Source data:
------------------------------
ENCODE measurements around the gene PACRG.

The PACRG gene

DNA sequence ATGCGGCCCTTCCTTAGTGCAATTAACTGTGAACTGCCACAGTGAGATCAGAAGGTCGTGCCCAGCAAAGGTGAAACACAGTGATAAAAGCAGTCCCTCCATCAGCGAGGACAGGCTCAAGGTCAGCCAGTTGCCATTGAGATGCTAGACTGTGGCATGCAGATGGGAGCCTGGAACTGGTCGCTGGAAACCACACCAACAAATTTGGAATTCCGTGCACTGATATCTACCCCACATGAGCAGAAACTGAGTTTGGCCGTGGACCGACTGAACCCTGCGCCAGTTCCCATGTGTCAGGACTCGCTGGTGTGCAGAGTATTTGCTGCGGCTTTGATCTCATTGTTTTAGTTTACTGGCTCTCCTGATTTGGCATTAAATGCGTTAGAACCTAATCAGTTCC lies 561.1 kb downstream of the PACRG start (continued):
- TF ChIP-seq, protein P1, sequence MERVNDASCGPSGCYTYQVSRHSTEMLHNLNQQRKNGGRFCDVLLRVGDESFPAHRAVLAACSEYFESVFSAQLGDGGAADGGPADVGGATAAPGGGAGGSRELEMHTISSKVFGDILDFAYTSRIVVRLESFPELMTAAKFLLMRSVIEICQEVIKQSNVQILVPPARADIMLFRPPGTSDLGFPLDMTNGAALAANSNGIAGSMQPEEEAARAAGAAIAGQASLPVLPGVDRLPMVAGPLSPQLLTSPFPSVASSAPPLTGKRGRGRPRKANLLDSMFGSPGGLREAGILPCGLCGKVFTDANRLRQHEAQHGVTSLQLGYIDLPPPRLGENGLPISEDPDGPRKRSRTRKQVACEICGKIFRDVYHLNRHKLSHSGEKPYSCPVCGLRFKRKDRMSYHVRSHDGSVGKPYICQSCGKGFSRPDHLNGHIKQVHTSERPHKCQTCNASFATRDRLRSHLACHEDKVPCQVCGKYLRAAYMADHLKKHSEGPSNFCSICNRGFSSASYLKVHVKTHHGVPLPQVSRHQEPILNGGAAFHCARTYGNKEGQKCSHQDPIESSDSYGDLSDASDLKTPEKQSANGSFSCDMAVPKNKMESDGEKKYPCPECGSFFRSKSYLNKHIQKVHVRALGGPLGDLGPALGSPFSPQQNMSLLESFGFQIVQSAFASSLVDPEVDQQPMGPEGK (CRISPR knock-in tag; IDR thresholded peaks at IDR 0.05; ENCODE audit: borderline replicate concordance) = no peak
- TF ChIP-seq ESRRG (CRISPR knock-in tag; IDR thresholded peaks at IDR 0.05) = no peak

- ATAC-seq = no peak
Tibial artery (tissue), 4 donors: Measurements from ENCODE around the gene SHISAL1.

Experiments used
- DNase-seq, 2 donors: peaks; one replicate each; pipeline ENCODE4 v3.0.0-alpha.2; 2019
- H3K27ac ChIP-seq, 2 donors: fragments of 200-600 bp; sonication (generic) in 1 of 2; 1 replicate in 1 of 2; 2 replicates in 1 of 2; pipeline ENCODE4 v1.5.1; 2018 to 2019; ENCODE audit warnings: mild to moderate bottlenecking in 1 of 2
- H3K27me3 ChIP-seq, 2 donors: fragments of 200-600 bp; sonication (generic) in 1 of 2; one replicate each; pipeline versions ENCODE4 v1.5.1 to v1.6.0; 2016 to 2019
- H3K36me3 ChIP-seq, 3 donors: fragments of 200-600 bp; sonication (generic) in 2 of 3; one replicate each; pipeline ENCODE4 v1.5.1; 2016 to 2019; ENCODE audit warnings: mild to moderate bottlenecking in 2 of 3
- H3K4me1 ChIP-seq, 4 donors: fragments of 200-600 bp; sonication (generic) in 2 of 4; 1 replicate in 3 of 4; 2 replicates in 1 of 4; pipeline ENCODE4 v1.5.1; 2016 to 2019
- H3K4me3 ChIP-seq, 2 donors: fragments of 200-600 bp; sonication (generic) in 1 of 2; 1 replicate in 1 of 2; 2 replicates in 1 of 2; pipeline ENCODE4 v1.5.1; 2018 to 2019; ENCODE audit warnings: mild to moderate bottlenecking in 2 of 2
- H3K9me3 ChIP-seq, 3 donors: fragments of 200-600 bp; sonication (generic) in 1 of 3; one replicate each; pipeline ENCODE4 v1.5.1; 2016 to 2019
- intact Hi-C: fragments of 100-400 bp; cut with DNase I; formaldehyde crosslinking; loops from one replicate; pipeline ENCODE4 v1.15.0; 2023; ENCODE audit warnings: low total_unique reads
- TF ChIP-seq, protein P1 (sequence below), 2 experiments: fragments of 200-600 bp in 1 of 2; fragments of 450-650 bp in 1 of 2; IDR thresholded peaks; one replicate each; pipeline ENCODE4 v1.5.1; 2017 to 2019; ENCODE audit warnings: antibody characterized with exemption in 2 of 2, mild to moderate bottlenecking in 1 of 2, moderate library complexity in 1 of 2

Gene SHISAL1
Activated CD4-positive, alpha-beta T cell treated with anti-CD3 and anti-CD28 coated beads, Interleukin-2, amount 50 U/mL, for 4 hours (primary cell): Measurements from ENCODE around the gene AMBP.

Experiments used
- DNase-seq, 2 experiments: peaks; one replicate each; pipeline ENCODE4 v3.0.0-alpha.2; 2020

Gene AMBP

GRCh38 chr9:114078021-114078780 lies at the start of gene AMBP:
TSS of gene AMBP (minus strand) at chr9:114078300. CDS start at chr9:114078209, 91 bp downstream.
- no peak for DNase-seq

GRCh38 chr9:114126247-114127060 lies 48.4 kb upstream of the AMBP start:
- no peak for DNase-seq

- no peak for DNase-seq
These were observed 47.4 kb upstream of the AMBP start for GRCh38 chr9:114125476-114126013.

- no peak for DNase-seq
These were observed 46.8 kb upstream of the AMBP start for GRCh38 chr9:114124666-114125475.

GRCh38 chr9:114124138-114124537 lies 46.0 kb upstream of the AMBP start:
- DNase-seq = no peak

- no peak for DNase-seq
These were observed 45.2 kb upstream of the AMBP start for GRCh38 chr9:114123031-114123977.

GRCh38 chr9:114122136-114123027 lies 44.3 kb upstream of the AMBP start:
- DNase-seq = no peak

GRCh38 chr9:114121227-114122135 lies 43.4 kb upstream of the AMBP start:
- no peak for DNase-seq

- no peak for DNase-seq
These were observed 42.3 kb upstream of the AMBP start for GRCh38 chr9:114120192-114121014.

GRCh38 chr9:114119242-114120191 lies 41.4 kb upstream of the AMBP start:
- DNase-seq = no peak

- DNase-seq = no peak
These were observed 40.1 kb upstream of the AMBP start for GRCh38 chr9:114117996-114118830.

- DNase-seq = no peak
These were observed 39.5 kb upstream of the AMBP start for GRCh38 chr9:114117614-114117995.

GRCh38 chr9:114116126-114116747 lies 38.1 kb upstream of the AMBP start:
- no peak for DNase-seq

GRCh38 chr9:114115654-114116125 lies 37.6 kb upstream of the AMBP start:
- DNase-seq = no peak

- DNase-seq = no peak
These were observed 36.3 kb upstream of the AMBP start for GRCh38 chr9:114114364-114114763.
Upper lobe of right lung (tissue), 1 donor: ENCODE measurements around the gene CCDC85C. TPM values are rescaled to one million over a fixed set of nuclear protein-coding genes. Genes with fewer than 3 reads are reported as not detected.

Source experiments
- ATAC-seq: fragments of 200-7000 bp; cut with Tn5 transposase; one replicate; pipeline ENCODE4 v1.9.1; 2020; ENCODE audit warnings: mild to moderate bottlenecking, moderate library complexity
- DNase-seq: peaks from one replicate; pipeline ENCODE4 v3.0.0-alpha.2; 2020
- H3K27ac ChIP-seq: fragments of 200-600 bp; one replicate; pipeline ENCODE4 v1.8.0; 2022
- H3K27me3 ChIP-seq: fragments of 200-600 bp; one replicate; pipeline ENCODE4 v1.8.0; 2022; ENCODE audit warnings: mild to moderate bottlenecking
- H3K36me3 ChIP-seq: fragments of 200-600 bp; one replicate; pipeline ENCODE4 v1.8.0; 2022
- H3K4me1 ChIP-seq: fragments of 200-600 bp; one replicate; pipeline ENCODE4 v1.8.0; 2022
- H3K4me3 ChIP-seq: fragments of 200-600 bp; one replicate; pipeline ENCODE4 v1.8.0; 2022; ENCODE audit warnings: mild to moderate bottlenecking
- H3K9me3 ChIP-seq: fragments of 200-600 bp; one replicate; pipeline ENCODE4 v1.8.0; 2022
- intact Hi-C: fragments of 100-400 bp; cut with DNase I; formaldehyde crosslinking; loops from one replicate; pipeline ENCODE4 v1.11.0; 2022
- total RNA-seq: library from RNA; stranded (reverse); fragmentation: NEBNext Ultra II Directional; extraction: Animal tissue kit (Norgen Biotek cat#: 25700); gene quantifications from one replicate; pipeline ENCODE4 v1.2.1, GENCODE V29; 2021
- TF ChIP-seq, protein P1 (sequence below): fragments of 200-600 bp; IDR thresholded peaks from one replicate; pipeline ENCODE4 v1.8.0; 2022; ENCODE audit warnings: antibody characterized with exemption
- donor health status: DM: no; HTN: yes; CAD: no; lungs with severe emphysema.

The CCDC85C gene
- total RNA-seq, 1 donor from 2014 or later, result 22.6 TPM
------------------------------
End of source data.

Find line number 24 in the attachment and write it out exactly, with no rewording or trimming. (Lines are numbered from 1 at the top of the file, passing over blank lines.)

TSS of gene AMBP (minus strand) at chr9:114078300. CDS start at chr9:114078209, 91 bp downstream.